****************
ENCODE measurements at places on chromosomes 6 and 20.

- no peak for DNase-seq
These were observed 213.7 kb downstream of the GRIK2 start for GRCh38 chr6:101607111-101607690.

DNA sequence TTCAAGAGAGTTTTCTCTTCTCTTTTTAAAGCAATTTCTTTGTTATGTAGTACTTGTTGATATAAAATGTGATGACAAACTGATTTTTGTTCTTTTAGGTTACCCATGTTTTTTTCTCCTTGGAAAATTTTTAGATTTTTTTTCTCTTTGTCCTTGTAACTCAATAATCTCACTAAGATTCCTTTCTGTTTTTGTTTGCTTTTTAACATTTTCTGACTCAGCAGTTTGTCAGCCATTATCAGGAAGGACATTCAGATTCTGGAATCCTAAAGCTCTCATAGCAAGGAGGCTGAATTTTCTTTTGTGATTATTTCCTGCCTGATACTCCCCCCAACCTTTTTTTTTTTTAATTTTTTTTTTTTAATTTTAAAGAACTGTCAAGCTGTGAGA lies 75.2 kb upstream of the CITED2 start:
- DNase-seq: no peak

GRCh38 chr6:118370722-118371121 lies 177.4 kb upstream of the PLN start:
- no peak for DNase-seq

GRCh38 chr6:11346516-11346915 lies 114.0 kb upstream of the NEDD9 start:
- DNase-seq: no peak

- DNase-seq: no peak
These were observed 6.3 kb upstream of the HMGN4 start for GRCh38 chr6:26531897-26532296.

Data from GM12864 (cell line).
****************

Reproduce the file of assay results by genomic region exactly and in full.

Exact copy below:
ENCODE measurements at places on chromosomes 6 and 20.

- no peak for DNase-seq
These were observed 213.7 kb downstream of the GRIK2 start for GRCh38 chr6:101607111-101607690.

DNA sequence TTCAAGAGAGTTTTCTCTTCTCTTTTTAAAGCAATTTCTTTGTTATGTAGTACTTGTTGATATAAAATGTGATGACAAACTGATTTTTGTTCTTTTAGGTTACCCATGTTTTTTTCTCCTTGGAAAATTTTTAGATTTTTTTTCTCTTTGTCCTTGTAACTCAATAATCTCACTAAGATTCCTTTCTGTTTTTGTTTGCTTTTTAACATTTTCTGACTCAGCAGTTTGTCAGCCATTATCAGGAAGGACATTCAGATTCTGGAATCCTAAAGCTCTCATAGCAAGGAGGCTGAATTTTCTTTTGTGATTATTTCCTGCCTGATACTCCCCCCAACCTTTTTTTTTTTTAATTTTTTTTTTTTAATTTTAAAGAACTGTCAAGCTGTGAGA lies 75.2 kb upstream of the CITED2 start:
- DNase-seq: no peak

GRCh38 chr6:118370722-118371121 lies 177.4 kb upstream of the PLN start:
- no peak for DNase-seq

GRCh38 chr6:11346516-11346915 lies 114.0 kb upstream of the NEDD9 start:
- DNase-seq: no peak

- DNase-seq: no peak
These were observed 6.3 kb upstream of the HMGN4 start for GRCh38 chr6:26531897-26532296.

Data from GM12864 (cell line).